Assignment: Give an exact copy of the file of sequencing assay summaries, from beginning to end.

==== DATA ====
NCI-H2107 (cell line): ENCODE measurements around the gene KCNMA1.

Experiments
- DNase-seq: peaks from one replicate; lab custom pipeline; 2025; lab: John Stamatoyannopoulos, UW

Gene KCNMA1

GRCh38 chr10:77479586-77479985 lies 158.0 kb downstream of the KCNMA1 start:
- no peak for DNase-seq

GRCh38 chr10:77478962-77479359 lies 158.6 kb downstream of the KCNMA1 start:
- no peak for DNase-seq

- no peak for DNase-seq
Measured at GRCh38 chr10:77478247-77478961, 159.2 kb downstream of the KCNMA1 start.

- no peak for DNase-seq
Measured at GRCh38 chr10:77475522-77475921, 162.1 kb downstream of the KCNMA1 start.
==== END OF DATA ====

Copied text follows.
NCI-H2107 (cell line): ENCODE measurements around the gene KCNMA1.

Experiments
- DNase-seq: peaks from one replicate; lab custom pipeline; 2025; lab: John Stamatoyannopoulos, UW

Gene KCNMA1

GRCh38 chr10:77479586-77479985 lies 158.0 kb downstream of the KCNMA1 start:
- no peak for DNase-seq

GRCh38 chr10:77478962-77479359 lies 158.6 kb downstream of the KCNMA1 start:
- no peak for DNase-seq

- no peak for DNase-seq
Measured at GRCh38 chr10:77478247-77478961, 159.2 kb downstream of the KCNMA1 start.

- no peak for DNase-seq
Measured at GRCh38 chr10:77475522-77475921, 162.1 kb downstream of the KCNMA1 start.